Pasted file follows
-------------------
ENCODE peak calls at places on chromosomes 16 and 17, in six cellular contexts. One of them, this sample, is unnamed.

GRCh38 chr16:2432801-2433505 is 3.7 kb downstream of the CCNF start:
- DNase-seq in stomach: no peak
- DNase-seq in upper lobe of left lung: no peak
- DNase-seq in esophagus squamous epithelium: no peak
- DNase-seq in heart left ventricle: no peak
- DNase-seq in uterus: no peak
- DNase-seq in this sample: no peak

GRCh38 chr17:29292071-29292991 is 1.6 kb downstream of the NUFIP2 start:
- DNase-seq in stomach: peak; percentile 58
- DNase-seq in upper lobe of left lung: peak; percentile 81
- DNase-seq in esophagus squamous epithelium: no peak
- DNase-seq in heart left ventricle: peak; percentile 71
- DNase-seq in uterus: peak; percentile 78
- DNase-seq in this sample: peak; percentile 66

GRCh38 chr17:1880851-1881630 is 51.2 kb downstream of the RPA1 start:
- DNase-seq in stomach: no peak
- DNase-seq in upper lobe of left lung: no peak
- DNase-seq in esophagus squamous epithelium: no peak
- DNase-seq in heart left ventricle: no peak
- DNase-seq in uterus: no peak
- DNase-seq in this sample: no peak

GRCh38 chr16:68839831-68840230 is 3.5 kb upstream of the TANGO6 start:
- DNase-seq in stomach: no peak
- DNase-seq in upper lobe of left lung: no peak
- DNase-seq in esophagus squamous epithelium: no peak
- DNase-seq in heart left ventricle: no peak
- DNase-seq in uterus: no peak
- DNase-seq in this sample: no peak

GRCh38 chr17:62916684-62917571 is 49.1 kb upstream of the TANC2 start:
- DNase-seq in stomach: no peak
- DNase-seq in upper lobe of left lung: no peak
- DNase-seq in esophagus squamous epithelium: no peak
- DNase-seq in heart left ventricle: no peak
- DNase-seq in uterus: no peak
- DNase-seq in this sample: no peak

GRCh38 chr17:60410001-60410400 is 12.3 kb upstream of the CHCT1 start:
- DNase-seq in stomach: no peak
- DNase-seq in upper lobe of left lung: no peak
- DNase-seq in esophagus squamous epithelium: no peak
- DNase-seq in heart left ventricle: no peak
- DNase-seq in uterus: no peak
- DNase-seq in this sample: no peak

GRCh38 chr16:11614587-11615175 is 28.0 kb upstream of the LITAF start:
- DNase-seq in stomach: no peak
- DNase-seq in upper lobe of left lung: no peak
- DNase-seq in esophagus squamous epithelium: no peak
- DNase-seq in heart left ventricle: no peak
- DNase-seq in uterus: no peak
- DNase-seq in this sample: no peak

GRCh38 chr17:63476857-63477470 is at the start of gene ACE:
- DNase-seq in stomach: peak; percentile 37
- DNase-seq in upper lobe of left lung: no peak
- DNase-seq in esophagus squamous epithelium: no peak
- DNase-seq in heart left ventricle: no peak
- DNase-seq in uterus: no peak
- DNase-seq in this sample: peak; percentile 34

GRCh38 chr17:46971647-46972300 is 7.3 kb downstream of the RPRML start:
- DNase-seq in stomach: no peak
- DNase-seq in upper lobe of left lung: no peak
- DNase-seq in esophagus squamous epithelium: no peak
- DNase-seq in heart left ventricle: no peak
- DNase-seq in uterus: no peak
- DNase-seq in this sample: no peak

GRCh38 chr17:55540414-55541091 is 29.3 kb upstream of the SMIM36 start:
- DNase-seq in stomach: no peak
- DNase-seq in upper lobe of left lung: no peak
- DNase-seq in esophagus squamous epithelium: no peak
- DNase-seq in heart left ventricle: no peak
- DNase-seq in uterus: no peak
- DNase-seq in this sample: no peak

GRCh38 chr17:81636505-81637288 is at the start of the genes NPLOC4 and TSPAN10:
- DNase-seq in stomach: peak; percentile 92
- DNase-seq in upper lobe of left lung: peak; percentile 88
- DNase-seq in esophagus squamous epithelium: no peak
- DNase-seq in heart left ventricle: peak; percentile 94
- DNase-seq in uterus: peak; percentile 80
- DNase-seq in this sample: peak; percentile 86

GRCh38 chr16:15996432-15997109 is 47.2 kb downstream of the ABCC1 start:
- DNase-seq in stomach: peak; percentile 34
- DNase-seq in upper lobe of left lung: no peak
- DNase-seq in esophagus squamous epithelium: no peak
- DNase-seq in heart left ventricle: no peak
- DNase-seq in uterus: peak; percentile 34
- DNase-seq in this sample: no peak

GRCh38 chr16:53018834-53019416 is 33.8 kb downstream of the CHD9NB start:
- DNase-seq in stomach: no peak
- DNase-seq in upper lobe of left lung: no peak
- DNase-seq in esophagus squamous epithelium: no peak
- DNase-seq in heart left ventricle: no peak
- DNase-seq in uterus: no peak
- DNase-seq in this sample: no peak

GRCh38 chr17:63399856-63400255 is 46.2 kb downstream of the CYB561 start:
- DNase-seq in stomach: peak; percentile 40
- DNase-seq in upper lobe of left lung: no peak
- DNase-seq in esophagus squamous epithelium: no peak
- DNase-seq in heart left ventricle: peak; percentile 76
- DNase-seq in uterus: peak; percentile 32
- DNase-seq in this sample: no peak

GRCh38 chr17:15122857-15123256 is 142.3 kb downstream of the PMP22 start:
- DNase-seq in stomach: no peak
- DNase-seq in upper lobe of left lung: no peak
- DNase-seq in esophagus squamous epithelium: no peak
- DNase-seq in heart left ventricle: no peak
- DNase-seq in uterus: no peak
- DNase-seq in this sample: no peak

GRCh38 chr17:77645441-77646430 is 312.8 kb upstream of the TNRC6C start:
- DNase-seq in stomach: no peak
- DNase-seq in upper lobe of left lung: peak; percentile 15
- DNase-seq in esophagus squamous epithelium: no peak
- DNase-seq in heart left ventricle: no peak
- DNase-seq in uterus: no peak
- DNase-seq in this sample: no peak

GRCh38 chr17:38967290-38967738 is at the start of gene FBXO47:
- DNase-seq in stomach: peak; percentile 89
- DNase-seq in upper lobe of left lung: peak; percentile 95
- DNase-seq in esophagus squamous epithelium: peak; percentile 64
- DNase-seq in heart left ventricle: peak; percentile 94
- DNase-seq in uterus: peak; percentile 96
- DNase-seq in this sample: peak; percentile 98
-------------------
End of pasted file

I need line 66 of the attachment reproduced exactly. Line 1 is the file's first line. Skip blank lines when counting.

- DNase-seq in stomach: no peak